What exactly defines “success?”
This seemingly simple question replayed in my mind as I stood in the living room of a local Richmonder’s home over winter break, anticipating the show I was about to witness. I was attending a “house show,” otherwise known as a mini-concert set in a house to showcase the live talent of local bands.
I attended the show initially because my friend knew of one of the girls who was scheduled to play, Indigo De Souza, and I regularly listened to her on Spotify. The whole endeavor got me thinking: What exactly defines “making it?” Does Indigo De Souza believe that she has accomplished all of her singer-songwriter goals because her band’s music is available on Apple Music and Spotify? Or does she consider this a small, insignificant victory on the road to fame and fortune?
How do we as a society come up with an exact definition of what it means to be considered successful in the eyes of ourselves and our peers? If you close your eyes right now and think about success, an image of yourself with a high-paying job and a larger-than-life lifestyle most likely comes to mind. Why is this? We have been socially conditioned to think of success as having this one idealistic lifestyle, as the ability to have every material possession you have ever wanted and more, along with a steady job and a healthy social life. In reality, the notion of being successful in life can and should go far beyond just these things.
If you have ever accomplished something, whether it was winning a spelling bee, making the school soccer team or — in the case of our friend Indigo De Souza — uploading your songs to Apple Music and Spotify, the two most popular music streaming services, you have felt some small part of what it means to be successful. When you think about famous bands or singers, you probably think of them as being successful, but where does that success begin? Is it the moment that the lyrics form in your mind and spill out onto the pages? The second the red light begins flashing in the recording studio? The first time the song is performed in front of an audience of Virginia Commonwealth University students in someone’s Richmond apartment? Or is it nonexistent until you have become a household name?
I believe that we need to start celebrating little victories for what they are, instead of constantly wishing away the present and obsessively pushing toward the future. This is not to say that looking forward to future accomplishments is wrong; it is simply a reminder to appreciate each of your successes as they come. Every little thing you accomplish, no matter how small, lays the groundwork for where you will end up.
There is irony in the fact that the most famous people we can think of tend to have a negative outlook on fame. We are only human, and by nature we require certain means of privacy and moments of isolation before we can thrive in social settings. Therefore, being demanded to share every aspect of your private life with the masses is no small favor.
When you think about it, fame culture has become common practice when it should really be considered an alien subject. We forget that celebrities are people, too, and thus we begin to overstep their boundaries, expose their personal lives and worship them as if they were royalty for their talent. Arguably, the worst part of all of this is that these celebrities cannot even effectively express their discomfort about their invasion of privacy without the media crucifying them for not being able to handle the lifestyle they have chosen. This raises the question: Should you expect to forfeit any sense of privacy you previously had in order to make it big in the fast-paced world of fame?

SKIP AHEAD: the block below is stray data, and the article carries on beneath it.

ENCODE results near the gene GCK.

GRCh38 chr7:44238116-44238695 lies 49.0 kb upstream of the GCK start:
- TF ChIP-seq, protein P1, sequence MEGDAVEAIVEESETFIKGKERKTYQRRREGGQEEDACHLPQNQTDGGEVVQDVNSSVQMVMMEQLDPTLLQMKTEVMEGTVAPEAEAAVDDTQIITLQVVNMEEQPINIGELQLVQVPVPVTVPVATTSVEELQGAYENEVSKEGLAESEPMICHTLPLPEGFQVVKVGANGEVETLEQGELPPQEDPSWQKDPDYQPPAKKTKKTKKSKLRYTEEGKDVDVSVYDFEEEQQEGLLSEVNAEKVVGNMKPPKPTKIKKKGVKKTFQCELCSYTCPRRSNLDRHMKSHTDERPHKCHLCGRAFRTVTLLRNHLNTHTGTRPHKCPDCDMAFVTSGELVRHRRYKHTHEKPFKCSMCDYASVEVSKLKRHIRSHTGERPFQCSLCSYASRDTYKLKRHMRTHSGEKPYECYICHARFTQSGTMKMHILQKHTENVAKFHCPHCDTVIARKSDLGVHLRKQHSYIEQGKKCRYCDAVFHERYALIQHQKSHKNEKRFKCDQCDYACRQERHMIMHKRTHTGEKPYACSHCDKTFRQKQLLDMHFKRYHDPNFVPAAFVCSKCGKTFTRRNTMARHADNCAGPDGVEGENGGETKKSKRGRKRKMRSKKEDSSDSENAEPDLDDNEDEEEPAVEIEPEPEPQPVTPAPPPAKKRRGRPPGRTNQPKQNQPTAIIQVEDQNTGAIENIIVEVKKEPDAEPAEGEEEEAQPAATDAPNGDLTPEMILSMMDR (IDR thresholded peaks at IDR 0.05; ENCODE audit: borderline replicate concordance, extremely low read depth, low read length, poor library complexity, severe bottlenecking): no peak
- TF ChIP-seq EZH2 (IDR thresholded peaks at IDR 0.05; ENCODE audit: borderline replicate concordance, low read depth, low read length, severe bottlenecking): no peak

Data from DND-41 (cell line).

This may be a solution for some, but not everyone who goes down the rocky path of making music (pun intended) aspires to reach the level of fame in which they must surrender their personal lives in exchange for notoriety. This leads me back to wondering if the small-town girl I watched on stage is content with where her life is at this very moment. I still wonder, even weeks after her performance, what went through her mind while she looked out at everyone in the audience singing along with her songs as they swayed to the beat of the music she composed. How can we measure the level of pride and accomplishment that she felt that night with other areas of success? Should we even attempt to compare levels of success with each other, or could that lead us down a toxic path to invalidating ourselves? Again, I strongly believe that we all need to adopt the idea that success is not one finite thing, but instead thousands of little things we experience each and every day that eventually lead us to becoming who we are and where we end up.
As I stood in the living room of the dimly lit city apartment surrounded by my fellow Richmonders to watch Indigo De Souza perform her set, I found myself hoping that she was proud of that moment. Even with a relatively small social media following and a still-developing stage presence, she can confidently say that she has done something with her life, something larger than herself. She has made music that my friends could enjoy. She has inspired me to think critically about what it means to make it. She has created a small, yet impactful legacy for herself, and, in my eyes, that is the true meaning of success.